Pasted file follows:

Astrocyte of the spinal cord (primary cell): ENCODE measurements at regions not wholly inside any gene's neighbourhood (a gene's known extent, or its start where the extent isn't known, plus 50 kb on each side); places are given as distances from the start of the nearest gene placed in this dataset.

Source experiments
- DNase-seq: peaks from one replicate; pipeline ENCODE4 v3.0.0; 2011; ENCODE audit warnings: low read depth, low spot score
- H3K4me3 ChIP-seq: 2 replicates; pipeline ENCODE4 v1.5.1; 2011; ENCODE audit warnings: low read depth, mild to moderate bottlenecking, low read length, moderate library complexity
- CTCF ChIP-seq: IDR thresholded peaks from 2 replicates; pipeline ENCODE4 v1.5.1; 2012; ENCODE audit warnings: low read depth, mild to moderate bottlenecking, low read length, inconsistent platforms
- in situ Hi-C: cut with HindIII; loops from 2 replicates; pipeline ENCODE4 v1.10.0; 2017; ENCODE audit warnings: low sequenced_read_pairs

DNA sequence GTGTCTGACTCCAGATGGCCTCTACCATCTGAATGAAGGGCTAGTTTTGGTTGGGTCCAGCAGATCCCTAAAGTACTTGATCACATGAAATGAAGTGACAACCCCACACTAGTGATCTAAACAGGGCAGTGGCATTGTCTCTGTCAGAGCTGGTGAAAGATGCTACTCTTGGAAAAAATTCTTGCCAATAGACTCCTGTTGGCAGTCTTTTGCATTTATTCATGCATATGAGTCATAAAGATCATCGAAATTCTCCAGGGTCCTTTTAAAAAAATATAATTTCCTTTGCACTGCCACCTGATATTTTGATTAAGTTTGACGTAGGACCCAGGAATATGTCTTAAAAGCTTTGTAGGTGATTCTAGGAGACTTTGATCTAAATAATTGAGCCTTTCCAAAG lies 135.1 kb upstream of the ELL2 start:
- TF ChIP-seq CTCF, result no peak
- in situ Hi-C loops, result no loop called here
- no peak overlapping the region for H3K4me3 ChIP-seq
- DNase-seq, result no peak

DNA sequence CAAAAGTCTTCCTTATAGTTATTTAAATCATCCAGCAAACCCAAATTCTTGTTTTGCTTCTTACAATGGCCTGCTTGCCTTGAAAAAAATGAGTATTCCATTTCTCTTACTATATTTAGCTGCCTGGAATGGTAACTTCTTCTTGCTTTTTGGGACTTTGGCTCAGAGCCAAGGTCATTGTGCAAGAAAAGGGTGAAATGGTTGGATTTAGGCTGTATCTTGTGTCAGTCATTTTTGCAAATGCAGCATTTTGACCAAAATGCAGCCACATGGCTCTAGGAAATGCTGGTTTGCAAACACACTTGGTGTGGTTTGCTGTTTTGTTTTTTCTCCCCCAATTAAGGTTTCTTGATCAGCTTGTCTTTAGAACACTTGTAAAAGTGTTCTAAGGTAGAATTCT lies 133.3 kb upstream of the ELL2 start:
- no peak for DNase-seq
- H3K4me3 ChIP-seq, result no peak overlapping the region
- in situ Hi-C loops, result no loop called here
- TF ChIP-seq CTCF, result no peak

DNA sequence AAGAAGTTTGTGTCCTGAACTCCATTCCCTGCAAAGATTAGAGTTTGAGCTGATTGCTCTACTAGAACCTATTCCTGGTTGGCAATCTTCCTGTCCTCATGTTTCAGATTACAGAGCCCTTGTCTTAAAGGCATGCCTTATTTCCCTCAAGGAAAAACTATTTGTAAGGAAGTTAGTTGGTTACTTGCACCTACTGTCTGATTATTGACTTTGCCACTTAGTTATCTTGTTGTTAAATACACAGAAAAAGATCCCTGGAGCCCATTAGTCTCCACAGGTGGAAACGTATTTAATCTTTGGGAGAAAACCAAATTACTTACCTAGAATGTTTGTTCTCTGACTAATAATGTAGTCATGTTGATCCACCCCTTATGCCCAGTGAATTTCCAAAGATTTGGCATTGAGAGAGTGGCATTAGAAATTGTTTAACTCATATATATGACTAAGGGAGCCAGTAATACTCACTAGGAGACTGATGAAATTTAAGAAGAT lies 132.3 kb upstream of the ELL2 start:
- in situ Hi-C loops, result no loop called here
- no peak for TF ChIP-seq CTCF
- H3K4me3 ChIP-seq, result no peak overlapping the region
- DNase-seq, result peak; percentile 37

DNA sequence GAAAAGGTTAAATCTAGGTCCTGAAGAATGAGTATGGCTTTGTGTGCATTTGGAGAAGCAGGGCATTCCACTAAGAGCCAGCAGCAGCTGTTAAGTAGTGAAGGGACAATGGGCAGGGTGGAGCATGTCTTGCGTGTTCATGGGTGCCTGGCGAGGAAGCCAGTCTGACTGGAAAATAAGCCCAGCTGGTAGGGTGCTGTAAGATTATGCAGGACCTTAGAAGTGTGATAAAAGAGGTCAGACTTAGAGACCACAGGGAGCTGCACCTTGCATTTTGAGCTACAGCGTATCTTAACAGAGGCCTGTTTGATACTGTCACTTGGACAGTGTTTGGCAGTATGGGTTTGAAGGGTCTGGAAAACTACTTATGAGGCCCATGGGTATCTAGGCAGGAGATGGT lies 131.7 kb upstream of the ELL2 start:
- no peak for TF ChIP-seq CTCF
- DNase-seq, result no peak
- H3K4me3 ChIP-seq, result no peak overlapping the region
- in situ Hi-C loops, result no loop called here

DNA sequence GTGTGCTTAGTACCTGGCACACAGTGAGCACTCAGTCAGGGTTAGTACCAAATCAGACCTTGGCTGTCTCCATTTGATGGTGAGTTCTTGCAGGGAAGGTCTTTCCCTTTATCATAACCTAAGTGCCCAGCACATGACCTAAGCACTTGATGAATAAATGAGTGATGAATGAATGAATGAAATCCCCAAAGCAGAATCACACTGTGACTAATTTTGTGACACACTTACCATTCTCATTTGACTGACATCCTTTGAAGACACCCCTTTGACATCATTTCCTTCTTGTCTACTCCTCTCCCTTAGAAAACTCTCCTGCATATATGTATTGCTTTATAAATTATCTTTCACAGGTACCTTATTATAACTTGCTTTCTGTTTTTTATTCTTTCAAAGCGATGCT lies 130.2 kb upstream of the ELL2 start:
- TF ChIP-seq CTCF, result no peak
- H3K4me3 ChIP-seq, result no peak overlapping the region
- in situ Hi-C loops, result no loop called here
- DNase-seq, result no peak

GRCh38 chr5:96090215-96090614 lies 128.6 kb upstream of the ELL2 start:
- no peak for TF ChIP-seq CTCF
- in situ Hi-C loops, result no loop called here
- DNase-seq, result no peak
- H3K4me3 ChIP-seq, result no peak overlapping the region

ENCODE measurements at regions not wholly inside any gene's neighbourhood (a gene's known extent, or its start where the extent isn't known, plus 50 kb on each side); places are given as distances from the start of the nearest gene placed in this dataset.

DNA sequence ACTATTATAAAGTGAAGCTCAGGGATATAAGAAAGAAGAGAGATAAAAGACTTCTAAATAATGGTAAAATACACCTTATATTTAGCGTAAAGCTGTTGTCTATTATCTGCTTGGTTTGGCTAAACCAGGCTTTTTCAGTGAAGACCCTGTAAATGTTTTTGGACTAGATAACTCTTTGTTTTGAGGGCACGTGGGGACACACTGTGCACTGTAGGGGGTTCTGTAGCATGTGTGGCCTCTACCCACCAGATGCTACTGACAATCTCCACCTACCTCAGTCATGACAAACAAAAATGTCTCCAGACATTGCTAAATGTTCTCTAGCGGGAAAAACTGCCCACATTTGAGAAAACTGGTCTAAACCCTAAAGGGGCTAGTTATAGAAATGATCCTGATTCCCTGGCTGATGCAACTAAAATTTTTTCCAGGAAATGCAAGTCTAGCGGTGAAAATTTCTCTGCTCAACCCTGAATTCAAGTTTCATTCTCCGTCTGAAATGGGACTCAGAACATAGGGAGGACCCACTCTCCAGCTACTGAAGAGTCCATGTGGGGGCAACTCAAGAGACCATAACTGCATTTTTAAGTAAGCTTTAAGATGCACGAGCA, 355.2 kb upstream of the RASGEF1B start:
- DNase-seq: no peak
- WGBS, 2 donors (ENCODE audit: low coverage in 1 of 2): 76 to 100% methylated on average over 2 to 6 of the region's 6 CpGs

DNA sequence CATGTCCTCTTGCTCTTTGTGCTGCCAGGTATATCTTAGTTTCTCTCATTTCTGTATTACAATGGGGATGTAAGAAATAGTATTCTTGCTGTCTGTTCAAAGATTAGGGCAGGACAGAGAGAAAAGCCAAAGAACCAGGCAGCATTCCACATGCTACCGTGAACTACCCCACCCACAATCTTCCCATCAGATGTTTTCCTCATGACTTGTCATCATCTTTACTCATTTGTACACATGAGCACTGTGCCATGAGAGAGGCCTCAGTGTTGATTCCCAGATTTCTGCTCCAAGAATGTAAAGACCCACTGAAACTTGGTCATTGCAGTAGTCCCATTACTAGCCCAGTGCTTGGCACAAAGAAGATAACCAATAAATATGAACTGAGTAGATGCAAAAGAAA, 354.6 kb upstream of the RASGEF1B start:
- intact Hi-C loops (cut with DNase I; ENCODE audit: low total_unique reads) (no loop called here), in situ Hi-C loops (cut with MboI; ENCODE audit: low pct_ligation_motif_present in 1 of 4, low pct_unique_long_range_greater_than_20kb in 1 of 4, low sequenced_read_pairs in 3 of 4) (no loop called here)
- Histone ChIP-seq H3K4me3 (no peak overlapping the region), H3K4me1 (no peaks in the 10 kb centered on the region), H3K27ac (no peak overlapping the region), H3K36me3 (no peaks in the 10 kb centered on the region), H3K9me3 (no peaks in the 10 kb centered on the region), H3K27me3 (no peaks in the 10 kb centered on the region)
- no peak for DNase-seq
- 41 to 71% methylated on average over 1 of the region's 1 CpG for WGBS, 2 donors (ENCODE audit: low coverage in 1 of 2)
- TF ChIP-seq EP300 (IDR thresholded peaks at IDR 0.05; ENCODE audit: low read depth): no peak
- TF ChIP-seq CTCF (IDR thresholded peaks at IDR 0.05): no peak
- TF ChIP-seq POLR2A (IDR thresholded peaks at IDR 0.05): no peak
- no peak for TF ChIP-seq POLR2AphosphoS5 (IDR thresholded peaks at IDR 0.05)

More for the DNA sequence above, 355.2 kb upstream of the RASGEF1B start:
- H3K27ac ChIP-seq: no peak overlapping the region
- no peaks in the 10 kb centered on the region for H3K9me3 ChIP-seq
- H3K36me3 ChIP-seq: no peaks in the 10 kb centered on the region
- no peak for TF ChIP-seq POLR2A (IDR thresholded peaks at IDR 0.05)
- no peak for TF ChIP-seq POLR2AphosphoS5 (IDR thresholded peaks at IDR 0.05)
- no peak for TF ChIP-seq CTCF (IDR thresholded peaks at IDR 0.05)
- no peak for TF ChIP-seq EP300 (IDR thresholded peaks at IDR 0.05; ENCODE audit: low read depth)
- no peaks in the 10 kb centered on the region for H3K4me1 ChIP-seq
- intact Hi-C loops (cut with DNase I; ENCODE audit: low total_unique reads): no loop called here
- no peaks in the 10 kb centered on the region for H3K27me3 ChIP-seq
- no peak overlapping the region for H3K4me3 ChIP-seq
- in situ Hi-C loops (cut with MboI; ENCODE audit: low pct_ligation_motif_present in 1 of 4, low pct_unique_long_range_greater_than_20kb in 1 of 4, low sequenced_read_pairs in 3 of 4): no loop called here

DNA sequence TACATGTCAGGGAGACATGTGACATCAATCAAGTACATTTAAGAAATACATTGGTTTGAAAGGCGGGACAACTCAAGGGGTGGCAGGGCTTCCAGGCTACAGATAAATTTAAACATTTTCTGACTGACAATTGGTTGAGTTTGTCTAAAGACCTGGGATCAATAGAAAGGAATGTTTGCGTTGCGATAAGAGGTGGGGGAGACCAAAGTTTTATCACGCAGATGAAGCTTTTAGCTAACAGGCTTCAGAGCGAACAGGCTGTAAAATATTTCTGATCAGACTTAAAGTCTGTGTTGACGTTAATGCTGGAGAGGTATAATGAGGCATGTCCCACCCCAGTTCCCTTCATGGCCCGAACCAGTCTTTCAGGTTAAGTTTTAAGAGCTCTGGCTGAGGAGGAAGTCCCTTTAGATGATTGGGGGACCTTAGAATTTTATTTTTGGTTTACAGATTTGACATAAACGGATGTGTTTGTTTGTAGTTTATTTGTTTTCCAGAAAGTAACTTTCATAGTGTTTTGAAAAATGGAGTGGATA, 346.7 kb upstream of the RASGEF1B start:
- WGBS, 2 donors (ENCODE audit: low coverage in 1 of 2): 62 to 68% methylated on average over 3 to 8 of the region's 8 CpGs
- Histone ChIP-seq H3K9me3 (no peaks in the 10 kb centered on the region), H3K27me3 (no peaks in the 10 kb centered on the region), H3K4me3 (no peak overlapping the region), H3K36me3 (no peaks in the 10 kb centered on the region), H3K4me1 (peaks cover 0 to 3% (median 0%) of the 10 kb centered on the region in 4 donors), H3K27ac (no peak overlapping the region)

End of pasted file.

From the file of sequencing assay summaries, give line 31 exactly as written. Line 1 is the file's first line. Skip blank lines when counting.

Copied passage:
- DNase-seq, result no peak